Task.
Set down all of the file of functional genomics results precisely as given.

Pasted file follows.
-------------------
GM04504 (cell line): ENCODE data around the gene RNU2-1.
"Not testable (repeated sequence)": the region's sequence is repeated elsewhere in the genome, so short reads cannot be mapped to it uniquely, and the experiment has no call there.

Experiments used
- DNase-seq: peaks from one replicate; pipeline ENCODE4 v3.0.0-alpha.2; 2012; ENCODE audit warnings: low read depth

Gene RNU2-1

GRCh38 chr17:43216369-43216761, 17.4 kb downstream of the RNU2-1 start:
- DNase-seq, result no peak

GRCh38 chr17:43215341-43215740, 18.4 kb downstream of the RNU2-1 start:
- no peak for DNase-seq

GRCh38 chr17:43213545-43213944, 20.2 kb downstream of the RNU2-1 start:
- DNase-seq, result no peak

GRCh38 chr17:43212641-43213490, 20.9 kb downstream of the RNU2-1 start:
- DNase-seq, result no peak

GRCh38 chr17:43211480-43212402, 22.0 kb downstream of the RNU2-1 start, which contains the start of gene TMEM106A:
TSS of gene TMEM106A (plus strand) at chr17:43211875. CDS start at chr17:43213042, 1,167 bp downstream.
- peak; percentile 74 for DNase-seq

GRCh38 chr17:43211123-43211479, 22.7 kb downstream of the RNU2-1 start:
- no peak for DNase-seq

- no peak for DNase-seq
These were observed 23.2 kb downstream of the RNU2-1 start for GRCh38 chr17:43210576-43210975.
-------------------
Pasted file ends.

GM04504 (cell line): ENCODE data around the gene RNU2-1.
"Not testable (repeated sequence)": the region's sequence is repeated elsewhere in the genome, so short reads cannot be mapped to it uniquely, and the experiment has no call there.

Experiments used
- DNase-seq: peaks from one replicate; pipeline ENCODE4 v3.0.0-alpha.2; 2012; ENCODE audit warnings: low read depth

Gene RNU2-1

GRCh38 chr17:43216369-43216761, 17.4 kb downstream of the RNU2-1 start:
- DNase-seq, result no peak

GRCh38 chr17:43215341-43215740, 18.4 kb downstream of the RNU2-1 start:
- no peak for DNase-seq

GRCh38 chr17:43213545-43213944, 20.2 kb downstream of the RNU2-1 start:
- DNase-seq, result no peak

GRCh38 chr17:43212641-43213490, 20.9 kb downstream of the RNU2-1 start:
- DNase-seq, result no peak

GRCh38 chr17:43211480-43212402, 22.0 kb downstream of the RNU2-1 start, which contains the start of gene TMEM106A:
TSS of gene TMEM106A (plus strand) at chr17:43211875. CDS start at chr17:43213042, 1,167 bp downstream.
- peak; percentile 74 for DNase-seq

GRCh38 chr17:43211123-43211479, 22.7 kb downstream of the RNU2-1 start:
- no peak for DNase-seq

- no peak for DNase-seq
These were observed 23.2 kb downstream of the RNU2-1 start for GRCh38 chr17:43210576-43210975.